Gold and silver took a hit on much better than expected non-farm payroll numbers this morning, but markets quickly keyed in on the dark underside of the big numbers.
The metals quickly regained most of the loss, even though the dollar was sharply higher on the report. The DXY dollar index jumped to 79.83, a six-week high, in a matter of a couple minutes, and is hanging on to those gains.
The Bureau of Labor Statistics reported that 288,000 jobs were added to the U.S. economy in April, compared to expectations of 215,000. The eye-opener was the unemployment rate plunging from 6.7% to 6.3%. However, bad news lurks under the brightest part of the report. The unemployment rate fell so much because of the number of people giving up and no longer actively seeking employment. The way the government counts people, if you give up looking for a job, you aren't unemployed any more! The "labor participation rate" dropped to 62.8%, meaning less than 2/3 of Americans are working or actively looking for work. Daniel Alpert, managing partner of Westwood Capital, says "the hiring is kids under 20 and old folks over 55 holding on and not retiring. Middle-aged groups are hollowing out."
In Europe, composite EU unemployment remained flat at 11.8%. This is mainly due to extremely high unemployment rates in Greece, Spain, and other distressed economies. The composite EU manufacturing PMI rose slightly to 53.4 from 53.0. This was right in line with expectations of 53.3, French PMI shrank to 51.2 from 52.1, but still wasn't as bad as was expected. German PMI was about in line with forecasts, rising to 54.1 against expectations of 54.2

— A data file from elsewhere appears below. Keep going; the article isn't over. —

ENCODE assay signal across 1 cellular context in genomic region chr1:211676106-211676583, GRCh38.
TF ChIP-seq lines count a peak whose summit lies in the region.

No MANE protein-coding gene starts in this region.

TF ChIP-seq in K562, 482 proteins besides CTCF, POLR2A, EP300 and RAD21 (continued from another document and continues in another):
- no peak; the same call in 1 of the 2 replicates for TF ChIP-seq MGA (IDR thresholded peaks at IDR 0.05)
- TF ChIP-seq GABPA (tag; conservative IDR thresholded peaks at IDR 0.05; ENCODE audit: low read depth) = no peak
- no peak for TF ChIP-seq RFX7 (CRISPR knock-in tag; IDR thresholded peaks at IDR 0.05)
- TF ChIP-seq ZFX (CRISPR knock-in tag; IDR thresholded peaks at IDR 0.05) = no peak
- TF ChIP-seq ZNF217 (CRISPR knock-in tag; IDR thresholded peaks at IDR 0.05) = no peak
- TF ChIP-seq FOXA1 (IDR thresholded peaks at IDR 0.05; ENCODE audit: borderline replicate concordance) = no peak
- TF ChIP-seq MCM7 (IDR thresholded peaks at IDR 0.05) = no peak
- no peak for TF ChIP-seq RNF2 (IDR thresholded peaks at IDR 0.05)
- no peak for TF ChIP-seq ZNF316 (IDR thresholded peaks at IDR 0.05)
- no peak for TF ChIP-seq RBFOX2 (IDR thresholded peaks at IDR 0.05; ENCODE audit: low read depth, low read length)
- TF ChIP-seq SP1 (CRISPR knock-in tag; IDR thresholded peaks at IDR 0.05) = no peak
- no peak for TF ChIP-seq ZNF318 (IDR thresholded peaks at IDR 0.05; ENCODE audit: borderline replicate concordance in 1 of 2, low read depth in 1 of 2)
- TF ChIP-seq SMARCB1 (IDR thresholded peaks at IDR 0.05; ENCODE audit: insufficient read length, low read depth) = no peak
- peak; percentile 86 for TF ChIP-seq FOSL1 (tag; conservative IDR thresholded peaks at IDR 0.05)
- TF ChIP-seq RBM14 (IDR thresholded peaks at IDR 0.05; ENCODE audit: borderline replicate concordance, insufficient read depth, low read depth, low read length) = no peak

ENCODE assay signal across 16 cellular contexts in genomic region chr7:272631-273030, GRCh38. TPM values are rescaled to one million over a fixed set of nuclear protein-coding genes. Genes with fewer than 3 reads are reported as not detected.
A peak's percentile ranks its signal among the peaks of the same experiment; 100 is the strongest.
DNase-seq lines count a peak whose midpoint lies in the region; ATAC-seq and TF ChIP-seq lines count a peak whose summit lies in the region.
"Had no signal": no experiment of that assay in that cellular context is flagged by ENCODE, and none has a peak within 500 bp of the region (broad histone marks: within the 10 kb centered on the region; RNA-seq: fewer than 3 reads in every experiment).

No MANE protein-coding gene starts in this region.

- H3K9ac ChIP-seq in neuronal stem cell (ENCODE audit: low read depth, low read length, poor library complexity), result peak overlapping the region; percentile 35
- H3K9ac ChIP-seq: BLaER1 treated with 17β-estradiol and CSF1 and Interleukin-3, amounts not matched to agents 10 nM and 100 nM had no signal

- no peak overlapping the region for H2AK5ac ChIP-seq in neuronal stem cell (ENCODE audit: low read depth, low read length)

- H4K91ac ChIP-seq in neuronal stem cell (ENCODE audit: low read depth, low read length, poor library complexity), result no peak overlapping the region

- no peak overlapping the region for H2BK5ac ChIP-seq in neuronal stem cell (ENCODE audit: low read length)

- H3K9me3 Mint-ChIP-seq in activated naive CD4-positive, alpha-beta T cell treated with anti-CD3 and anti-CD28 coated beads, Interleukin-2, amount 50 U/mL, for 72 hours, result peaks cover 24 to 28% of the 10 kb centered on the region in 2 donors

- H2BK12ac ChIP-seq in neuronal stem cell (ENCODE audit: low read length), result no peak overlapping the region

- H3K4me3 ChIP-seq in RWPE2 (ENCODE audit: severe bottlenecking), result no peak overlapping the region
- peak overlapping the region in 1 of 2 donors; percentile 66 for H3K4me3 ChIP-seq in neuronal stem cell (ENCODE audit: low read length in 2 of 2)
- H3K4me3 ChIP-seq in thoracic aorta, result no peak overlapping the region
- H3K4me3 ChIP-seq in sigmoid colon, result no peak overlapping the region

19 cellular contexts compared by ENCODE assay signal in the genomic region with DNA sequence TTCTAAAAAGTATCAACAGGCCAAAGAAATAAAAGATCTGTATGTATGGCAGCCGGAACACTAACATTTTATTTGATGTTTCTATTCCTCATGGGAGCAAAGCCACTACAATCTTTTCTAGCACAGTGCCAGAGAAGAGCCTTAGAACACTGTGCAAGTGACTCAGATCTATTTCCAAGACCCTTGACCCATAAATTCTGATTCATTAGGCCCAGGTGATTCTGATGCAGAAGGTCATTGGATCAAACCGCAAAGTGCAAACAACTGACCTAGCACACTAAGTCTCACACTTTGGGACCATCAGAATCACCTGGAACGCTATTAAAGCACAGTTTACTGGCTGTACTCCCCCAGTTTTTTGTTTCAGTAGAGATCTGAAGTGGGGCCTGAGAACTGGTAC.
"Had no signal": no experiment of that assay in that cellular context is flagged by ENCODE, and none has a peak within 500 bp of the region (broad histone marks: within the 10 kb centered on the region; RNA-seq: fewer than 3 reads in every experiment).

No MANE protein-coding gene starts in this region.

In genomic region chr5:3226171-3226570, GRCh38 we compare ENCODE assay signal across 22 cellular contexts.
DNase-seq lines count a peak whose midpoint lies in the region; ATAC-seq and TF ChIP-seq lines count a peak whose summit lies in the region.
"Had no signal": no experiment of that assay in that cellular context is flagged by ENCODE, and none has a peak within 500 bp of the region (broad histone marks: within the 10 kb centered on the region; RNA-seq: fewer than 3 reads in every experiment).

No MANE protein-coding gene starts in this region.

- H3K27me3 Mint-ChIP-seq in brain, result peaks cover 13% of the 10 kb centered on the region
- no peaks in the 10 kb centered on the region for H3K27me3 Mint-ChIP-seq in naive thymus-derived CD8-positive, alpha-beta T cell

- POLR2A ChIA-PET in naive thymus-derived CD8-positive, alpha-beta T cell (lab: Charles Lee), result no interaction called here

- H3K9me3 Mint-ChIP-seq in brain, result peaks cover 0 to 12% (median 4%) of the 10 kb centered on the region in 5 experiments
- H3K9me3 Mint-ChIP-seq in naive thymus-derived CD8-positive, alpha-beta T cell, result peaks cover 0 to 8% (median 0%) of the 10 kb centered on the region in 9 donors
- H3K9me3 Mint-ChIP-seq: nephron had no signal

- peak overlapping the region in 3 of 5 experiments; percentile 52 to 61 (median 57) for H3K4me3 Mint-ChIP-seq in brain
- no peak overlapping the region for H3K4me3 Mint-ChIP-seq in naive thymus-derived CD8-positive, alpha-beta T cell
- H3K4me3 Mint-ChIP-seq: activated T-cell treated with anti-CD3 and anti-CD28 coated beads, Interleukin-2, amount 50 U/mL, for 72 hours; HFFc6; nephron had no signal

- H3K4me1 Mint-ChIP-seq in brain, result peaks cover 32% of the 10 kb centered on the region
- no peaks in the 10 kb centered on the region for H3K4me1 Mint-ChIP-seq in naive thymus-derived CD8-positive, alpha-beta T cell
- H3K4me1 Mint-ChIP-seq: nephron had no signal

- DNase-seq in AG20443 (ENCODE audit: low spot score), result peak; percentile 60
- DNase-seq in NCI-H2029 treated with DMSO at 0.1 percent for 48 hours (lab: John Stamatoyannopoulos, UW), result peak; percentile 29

The government of Ukraine has launched military operations against rebel-held cities in its industrial heartland of eastern Ukraine. Two helicopters were shot down by militants as gunfire erupted around the separatist stronghold of Donetsk. The elected mayor is being held hostage, and the militants have declared independence from Ukraine. Despite the start of a civil war, markets seem to be ignoring the developments.
Physical gold demand is muted today, as Chinese markets are on holiday. London markets are closed Monday, and Tokyo is closed Monday and Tuesday. Hong Kong markets are closed Tuesday. It will be Wednesday next week before we have all major gold markets back in the game, so prices may be volatile until then. This may present sharp-eyed investors a chance to buy on a dip.